The Dublin Racing Festival is just a week away, and the two-day Leopardstown fixture will undoubtedly provide plenty of excitement and talking points.

Going on past years, Willie Mullins is likely to train approximately half the winners on both days, which is a talking point in itself, but for me the big story is Honeysuckle.

She has won the Irish Champion Hurdle for the past three years and she started this season as unbeaten in 16 lifetime starts.

But then she had a blip at Fairyhouse in early December, finishing only third in a race she had also won for the past three years.

Suddenly Honeysuckle’s aura of invincibility had been shattered, and since then virtually every commentator has decided her reign is over and her time is up.

To be fair, her own connections haven’t exactly been insisting she is as good as ever. Within a week of the Fairyhouse defeat, her trainer Henry de Bromhead admitted he would consider aiming Honeysuckle at the less competitive Mares’ Hurdle at Cheltenham, rather than the Champion Hurdle (which she has won for the past two years).

Possible retirement

And then just before Christmas Honeysuckle’s racing manager Peter Molony effectively ruled out the Mares’ Hurdle and boldly suggested that the people’s favourite would probably be retired on the spot if she didn’t show enough sparkle in the Irish Champion Hurdle.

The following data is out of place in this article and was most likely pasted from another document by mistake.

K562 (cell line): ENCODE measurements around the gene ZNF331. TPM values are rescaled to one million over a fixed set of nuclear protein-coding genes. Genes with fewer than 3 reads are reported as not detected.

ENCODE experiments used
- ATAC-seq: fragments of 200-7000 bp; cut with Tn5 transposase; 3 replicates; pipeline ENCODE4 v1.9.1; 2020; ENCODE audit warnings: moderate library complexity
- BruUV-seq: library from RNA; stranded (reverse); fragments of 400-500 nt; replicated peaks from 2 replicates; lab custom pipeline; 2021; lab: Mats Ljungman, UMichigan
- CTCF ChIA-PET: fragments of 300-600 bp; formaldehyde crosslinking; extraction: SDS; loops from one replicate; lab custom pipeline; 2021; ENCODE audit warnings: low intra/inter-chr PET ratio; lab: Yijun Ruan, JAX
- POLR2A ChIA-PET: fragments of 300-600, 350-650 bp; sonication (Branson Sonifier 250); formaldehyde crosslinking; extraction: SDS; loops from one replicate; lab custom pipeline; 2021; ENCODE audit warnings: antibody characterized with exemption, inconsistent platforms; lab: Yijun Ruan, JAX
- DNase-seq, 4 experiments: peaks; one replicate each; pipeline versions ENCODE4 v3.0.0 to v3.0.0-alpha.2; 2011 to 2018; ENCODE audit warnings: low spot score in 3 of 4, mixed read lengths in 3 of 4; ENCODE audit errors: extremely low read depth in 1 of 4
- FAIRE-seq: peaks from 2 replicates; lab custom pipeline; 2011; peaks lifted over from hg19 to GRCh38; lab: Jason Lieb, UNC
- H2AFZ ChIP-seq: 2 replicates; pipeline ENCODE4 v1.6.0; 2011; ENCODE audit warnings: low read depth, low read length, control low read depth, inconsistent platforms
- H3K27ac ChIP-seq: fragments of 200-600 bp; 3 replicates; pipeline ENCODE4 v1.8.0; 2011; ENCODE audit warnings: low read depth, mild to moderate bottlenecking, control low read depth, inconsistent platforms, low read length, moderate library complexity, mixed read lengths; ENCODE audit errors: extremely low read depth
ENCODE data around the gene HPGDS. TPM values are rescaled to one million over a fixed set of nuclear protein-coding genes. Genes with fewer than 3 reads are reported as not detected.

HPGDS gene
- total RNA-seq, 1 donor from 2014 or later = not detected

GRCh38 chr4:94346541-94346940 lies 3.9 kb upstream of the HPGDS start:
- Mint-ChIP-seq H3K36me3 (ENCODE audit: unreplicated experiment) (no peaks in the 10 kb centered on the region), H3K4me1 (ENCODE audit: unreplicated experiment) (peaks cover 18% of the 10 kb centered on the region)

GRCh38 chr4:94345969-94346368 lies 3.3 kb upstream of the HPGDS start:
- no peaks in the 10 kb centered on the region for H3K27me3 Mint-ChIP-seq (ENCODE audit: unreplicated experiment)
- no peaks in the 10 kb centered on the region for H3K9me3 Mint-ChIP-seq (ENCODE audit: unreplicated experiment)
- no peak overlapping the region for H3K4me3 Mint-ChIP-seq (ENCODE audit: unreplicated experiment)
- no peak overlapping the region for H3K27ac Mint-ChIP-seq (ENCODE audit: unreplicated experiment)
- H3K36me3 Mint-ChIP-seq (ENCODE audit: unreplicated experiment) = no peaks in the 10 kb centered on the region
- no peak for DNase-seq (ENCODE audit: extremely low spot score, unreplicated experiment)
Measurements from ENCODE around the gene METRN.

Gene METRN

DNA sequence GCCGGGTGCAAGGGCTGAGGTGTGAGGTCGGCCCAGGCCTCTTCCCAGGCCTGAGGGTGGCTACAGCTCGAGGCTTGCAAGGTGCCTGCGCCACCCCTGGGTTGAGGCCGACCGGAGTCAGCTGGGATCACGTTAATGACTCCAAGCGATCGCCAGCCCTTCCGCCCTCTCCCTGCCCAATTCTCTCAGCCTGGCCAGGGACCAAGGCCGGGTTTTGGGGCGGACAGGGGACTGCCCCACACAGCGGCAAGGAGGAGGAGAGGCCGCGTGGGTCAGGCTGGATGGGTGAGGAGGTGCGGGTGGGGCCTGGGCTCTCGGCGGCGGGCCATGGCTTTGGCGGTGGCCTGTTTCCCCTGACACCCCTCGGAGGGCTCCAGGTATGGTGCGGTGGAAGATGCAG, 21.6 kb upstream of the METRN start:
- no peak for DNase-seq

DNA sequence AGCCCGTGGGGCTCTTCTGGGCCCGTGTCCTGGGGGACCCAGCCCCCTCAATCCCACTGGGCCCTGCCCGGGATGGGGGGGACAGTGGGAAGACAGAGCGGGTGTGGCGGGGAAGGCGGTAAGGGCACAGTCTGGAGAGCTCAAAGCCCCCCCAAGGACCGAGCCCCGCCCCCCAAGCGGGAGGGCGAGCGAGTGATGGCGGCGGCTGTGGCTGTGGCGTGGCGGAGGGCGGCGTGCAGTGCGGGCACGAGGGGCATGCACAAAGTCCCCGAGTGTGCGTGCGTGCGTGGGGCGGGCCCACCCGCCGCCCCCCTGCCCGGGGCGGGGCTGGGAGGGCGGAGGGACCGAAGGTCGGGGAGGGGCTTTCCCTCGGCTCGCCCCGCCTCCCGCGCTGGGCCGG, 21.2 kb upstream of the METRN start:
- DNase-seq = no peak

So, we might well be seeing Honeysuckle for the final time in public next Sunday. That’s a frightening thought.

At time of writing, the favourite for the Irish Champion Hurdle is State Man, trained by (you guessed it) Willie Mullins.

Based on the vibes coming from connections, you’d imagine Honeysuckle will need to beat him at Leopardstown if she is to be allowed a chance to win a third Champion Hurdle at Cheltenham in March.

It’s quite possible that Mullins will train every other horse in the field, except Honeysuckle. Sentiment dictates you have to cheer for the lady against the boys.

Can she do it? Hmm, it won’t be easy but she won’t want for support from the grandstand. Win or lose, she will get a fitting reception when she returns to the unsaddling enclosure for what could be the final time.